All of this is not helped by the un-enforceability of accountability in the international system. When conflict arises, our tendency is to seek out authority higher than the actors involved. However, the realist ideology subscribed to by modern states dictates that we live in an anarchic world, with no overarching authority (Kaufman, 2013, p37). In the case of the conflict in Syria, our natural instinct is to turn to the United Nations for guidance. However, realists like Claude explain that modern institutions like the UN have very little influence on the creation of peace (Claude, 1971, p14). Adherence to Security Council resolutions is unenforceable, and with no way to hold states accountable to a single judicial system, states are largely free to act as they please in the quest for the consolidation of power.

Admittedly, realism paints a grim world picture, depicting a world of harsh competition while holding little promise for a better future (Kaufman, 2013, 41). This notion is apparently uncomfortable to confront, and thus individuals are inclined to argue against it. The argument in rejection of the reality that the world operates through realism is if realism ideology truly governed the world, wouldn’t we see all states in conflict? In fact, international relations is not a constant state of war. However, it remains in a state of continual security competition, with the possibility of war always in the background. As we see in Syria, it is this constant state of competition for power that makes it hard when war does arrive for peace to be achieved.

The purpose of this article should not be misconstrued as a promotion of realism ideology. On the contrary, its goal is to point out that we have been wrong to assume that realism ideology has been left in the past. The conflict in Syria reveals that the international community remains governed by realism. It is this governing ideology however that has made peace so hard to achieve in Syria since states will almost always prfioritize the accumulation of power and security over all else. While this article does not put forth a path to achieving a peaceful resolution, it is important to conclude that, until international actors like the US and Russia move away from realism ideology and towards a more constructivist approach, peace in Syria will likely remain out of reach.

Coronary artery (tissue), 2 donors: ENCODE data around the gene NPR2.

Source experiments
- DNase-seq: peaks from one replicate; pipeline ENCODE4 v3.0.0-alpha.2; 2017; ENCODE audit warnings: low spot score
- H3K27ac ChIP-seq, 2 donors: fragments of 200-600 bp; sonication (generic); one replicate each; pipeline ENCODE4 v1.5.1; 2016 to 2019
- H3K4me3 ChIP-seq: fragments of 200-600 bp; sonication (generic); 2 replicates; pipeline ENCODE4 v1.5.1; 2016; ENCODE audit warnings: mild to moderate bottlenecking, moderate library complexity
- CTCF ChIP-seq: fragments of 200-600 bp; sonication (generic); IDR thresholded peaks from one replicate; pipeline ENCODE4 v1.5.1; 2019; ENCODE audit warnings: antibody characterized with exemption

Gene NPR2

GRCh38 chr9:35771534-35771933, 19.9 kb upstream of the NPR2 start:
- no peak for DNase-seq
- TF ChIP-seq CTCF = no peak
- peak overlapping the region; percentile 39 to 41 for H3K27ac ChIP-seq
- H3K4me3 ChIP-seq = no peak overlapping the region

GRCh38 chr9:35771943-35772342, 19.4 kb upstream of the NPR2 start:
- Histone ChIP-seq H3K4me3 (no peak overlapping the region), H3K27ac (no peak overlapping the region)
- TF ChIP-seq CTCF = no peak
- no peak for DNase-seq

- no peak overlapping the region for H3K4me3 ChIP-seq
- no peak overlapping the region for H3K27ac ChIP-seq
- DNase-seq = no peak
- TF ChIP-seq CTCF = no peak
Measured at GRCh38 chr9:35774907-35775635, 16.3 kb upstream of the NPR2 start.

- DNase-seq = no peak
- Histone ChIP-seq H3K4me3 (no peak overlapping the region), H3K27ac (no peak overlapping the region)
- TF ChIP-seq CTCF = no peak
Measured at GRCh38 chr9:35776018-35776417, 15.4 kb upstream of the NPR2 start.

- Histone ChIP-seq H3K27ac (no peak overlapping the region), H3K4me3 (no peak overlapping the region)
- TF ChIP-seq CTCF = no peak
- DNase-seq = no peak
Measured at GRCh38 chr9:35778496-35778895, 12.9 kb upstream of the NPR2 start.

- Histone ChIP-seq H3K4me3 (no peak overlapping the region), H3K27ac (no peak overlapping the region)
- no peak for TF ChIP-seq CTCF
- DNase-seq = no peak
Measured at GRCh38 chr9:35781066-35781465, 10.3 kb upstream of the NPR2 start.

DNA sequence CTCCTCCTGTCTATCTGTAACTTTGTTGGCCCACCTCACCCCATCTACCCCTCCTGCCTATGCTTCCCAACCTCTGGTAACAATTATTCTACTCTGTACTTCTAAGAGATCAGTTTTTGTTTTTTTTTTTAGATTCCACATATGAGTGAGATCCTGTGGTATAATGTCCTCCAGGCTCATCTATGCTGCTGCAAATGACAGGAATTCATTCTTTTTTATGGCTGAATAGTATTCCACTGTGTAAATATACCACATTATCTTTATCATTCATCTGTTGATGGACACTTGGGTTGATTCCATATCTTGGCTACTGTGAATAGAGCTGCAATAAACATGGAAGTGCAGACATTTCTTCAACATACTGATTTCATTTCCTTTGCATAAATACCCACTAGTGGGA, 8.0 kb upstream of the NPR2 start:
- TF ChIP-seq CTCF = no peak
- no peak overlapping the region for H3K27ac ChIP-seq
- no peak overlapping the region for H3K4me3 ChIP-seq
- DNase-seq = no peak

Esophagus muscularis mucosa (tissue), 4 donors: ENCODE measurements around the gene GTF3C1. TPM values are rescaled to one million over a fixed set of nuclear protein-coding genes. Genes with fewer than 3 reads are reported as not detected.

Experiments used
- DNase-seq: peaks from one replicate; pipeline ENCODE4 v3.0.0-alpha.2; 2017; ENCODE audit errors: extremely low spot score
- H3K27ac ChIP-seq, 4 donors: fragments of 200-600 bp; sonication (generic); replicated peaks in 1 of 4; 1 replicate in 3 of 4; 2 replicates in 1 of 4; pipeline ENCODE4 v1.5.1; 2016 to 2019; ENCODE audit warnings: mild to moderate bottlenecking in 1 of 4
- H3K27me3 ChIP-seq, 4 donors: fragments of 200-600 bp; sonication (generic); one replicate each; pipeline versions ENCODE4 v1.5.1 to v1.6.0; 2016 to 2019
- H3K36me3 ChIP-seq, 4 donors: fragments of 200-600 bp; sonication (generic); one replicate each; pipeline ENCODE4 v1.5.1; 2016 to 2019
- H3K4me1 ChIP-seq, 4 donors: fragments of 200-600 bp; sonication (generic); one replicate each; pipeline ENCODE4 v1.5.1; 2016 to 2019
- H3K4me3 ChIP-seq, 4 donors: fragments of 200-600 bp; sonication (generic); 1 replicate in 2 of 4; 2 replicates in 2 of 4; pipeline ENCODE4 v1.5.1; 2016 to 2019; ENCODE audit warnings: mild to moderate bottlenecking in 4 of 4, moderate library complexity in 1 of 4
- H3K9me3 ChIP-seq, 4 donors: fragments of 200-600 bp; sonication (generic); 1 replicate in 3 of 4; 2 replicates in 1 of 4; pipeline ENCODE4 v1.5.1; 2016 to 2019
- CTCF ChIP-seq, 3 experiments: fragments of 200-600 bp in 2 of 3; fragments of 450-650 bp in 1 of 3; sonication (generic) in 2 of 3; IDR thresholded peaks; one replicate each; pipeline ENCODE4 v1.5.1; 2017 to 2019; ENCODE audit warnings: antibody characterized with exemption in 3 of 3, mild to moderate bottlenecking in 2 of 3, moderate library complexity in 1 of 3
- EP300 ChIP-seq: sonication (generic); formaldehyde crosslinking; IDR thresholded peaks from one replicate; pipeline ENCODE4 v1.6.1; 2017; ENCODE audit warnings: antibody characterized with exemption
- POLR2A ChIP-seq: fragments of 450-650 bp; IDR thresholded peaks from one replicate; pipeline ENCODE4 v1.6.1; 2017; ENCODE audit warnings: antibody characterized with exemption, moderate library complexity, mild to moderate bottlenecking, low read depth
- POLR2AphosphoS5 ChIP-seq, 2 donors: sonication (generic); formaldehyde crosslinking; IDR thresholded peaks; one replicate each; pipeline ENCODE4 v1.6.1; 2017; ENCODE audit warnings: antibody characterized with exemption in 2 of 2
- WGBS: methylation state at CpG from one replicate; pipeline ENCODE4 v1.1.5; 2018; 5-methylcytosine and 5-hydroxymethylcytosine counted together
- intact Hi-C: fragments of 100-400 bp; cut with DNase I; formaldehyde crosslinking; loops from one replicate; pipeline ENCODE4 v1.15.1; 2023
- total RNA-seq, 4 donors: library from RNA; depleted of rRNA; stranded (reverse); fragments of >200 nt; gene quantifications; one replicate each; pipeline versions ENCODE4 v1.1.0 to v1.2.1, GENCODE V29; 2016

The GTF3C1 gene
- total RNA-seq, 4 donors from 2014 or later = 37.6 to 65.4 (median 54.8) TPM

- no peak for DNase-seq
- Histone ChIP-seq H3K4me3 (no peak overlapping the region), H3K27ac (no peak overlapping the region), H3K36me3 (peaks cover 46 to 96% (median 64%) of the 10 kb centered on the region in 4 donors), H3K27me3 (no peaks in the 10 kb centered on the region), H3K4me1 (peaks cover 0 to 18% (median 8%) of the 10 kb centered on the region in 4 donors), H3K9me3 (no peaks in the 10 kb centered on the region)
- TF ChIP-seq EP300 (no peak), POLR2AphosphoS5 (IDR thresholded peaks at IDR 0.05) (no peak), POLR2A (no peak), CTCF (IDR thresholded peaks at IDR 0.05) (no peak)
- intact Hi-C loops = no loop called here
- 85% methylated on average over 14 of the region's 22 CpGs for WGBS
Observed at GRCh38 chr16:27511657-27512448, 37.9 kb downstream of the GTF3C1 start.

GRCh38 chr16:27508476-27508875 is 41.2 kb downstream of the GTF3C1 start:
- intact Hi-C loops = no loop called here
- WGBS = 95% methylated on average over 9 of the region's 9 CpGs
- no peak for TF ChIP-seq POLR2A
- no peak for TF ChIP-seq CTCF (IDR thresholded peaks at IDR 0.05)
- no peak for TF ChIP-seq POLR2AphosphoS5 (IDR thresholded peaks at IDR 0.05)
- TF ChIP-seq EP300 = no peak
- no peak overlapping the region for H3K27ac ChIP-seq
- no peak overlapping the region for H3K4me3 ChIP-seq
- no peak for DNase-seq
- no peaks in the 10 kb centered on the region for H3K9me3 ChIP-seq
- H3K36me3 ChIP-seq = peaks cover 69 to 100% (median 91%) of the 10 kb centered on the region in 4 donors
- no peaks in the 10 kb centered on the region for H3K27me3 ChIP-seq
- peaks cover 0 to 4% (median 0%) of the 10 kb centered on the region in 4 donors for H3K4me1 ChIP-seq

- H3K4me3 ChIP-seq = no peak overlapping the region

References

Carr, H. (1946). The Twenty Years’ Crisis, 1919–1939: an Introduction to the Study of International Relations, New York, St. Martin’s Press p. 145

Clinton, B. (1992, October 1). American Foreign Policy and the Democratic Ideal. Speech presented at Campaign Speech in Pabst Theater, Milwaukee, Wisconsin.

Kaufman, J. (2013). Introduction to International Relations: Theory and Practise. ISBN: 978–1–4422–2119–2. p. 35–45

Vasquez, J. (1993). The War Puzzle). Cambridge: Cambridge University Press. doi:10.1017/CBO9780511583483 p. 155

Inis L. Claude, Jr., Swords Into Plowshares, The Problems and Progress of International Organisations, 4th ed. (New York: Random House, 1971) p. 14

Mearsheimer, J. (1994). The False Promise of International Institutions. International Security, 19(3), 5–49. doi:10.2307/2539078 p. 7, 48

Morgenthau, H. (1947). Scientific Man vs Power Politics. Chicago: University of Chicago Press. p 201

Shimko, K. (1992). Realism, Neorealism and American Liberalism. Review of Politics, Vol. 54, №2 p. 281–301

Wohlforth, W. C. (2011). No one loves a realist explanation. International Politics, 48(4–5), doi:10.1057/ p. 441–459.

United Nations, Security Council. (2018). Implementation of Security Council resolutions 2139 (2014), 2165 (2014), 2191 (2014), 2258 (2015), 2332 (2016) and 2393 (2017): Report of the Secretary General. Available from goo.gl/dwQfWkcontent_copy p 5–7